The FINANCIAL -- Johnson & Johnson on February 17 issued a call for innovative ideas as part of the DREAMS Innovation Challenge, which is supported by the U.S. President's Emergency Plan for AIDS Relief (PEPFAR), Janssen Pharmaceutica, NV, one of the Janssen Pharmaceutical Companies of Johnson & Johnson, and ViiV Healthcare.
Proposals are currently being accepted for breakthrough innovations to reduce HIV infections in adolescent girls and young women in 10 sub-Saharan African countries. The submission deadline to be considered for an award is March 28, 2016.
A total of $85 million will be awarded for innovative, sustainable solutions to six Challenge Focus Areas that will give young women the opportunity to live the Determined, Resilient, Empowered, AIDS-Free, Mentored, and Safe lives they deserve. Winning solutions must demonstrate readiness for rapid implementation in one or more of the 10 DREAMS countries and ability to show impact within two years with potential for long-lasting change, according to Johnson & Johnson.
“We believe that breakthrough innovations needed to reduce the HIV infections in adolescent girls and young women can come from anywhere in the world,” said Paul Stoffels, M.D., Chief Scientific Officer and Worldwide Chairman, Pharmaceuticals, Johnson & Johnson. “Our hope in supporting the DREAMS Innovation Challenge is to unleash new ideas to help us achieve by the end of 2017, 40 percent reduction in HIV infections among adolescent girls and young women living in 10 sub-Saharan countries.”
AIDS is the leading cause of death among women of reproductive age in low- and middle-income countries. Adolescent girls and young women account for 380,000 new infections a year or more than 7,000 new infections a week globally.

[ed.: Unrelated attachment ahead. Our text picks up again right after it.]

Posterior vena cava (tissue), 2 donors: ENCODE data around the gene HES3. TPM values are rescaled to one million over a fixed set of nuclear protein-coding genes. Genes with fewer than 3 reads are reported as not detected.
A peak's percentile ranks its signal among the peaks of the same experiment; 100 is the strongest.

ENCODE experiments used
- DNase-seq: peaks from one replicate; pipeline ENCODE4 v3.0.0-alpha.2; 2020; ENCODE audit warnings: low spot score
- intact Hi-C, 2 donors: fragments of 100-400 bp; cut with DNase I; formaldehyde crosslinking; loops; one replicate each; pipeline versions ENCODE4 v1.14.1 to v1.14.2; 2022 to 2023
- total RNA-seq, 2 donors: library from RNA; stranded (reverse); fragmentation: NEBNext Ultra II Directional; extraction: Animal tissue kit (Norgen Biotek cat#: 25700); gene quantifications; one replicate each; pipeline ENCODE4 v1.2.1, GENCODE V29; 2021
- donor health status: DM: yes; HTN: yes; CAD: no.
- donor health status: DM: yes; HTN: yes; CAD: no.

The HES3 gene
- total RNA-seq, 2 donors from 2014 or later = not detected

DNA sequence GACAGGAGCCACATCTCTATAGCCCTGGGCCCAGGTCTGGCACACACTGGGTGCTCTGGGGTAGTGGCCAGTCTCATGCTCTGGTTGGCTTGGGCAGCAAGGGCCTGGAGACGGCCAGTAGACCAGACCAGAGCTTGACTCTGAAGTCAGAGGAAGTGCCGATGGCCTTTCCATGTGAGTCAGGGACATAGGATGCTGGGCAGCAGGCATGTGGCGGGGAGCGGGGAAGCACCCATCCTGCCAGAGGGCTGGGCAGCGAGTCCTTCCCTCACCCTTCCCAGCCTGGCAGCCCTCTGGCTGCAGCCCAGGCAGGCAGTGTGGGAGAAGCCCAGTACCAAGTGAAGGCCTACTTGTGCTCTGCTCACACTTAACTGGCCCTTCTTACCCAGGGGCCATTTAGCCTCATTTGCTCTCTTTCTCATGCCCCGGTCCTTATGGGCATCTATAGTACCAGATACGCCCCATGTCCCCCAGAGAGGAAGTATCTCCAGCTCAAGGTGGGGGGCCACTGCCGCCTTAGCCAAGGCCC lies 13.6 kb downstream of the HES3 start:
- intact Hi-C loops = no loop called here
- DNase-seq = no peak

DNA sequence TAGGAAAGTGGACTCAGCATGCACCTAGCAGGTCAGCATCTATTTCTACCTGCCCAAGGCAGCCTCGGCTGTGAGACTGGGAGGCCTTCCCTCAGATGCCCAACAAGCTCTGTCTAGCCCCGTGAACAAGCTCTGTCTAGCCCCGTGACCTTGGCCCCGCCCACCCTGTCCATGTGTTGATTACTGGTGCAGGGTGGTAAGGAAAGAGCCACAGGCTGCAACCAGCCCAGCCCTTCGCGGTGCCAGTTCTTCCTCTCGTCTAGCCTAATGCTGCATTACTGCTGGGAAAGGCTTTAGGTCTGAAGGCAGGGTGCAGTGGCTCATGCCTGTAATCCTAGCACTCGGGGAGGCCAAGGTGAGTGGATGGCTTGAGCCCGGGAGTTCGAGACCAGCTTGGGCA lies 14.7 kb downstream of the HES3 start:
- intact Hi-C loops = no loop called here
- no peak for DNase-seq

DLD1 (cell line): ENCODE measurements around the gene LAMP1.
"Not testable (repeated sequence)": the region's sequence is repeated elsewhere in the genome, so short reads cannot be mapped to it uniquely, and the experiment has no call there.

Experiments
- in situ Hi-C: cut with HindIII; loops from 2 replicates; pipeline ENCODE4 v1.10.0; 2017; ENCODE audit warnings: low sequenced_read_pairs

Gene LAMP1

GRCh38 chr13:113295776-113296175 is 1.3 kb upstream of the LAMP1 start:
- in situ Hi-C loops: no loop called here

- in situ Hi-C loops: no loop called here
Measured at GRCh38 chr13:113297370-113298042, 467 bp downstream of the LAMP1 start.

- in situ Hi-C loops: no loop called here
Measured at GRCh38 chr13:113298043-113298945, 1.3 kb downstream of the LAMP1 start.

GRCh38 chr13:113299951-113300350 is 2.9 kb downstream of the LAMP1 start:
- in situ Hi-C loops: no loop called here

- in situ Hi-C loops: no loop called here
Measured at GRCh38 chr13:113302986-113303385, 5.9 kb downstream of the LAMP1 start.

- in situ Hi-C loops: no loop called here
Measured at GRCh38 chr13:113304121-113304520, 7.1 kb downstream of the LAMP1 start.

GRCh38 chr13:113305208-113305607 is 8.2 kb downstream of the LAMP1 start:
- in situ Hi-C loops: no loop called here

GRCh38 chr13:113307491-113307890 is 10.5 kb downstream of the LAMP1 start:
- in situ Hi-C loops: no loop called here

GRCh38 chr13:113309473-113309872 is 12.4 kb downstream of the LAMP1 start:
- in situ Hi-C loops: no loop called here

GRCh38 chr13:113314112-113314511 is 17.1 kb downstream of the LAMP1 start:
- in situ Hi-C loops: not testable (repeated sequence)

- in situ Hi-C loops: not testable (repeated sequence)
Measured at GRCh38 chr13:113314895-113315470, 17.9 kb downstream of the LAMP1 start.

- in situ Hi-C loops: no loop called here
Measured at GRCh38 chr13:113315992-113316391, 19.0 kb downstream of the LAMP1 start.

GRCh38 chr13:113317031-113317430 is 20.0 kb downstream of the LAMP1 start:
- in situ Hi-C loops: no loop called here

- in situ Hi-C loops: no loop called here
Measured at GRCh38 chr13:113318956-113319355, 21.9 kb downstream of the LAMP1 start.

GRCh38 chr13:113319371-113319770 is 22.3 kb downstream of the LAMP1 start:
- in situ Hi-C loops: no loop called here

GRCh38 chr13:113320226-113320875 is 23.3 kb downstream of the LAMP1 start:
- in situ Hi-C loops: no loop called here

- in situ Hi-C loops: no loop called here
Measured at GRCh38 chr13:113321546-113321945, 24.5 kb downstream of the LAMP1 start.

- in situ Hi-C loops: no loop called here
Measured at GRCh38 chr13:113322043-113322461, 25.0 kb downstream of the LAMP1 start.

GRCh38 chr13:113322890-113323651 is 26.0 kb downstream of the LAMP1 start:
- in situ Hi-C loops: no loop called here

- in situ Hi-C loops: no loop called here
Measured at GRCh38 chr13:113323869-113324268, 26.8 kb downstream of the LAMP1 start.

“While we have made considerable progress in the global response to HIV/AIDS, adolescent girls and young women have been largely left behind,” said Ambassador Deborah L. Birx, U.S. Global AIDS Coordinator and U.S. Special Representative for Global Health Diplomacy. “With girls and young women accounting for 71 percent of all new HIV infections among adolescents in sub-Saharan Africa, we urgently need innovative solutions that empower them to protect their health and pursue their dreams.”
“New thinking and high-impact approaches are needed to address the many complexities that drive this urgent health crisis,” said Jaak Peeters, head of Johnson & Johnson’s Global Public Health organization. “By addressing the factors and complexities that impact these young women at a fundamental level, we hope to measurably improve health outcomes and create enduring change. These are important components of Johnson & Johnson’s approach to improving global public health.”
Johnson & Johnson, through its Janssen Pharmaceutical Companies, joined the DREAMS Partnership as an anchor partner last December. The ambitious $385 million partnership delivers a Core Package of evidence-informed approaches that go beyond the health sector, addressing the structural drivers that directly or indirectly increase girls’ HIV risk, including poverty, gender inequality, sexual violence, and lack of education. The DREAMS Partnership also includes PEPFAR, the Bill & Melinda Gates Foundation, Girl Effect, Gilead Sciences, and ViiV Healthcare.
Delivering Sustainable Impact in Global Public Health
Combatting HIV is an important component of Johnson & Johnson’s long-standing legacy of commitment and partnership to improve global public health for individuals, families and communities worldwide. Through its global public health organization, the company aims to deliver integrated evidence-based solutions to address comprehensive health needs and deliver meaningful and enduring impact in three core focus areas: HIV, maternal and child health, and extensively drug-resistant (XDR)- and Multidrug-resistant (MDR)- tuberculosis (TB).
DREAMS Innovation Challenge Application Information
The DREAMS Partnership expects to announce the winners in mid-July followed by implementation in early fall 2016. Challenge awards will range from $100,000 to $40 million. Solutions are sought for implementation in Kenya, Lesotho, Malawi, Mozambique, South Africa, Swaziland, Tanzania, Uganda, Zambia and Zimbabwe.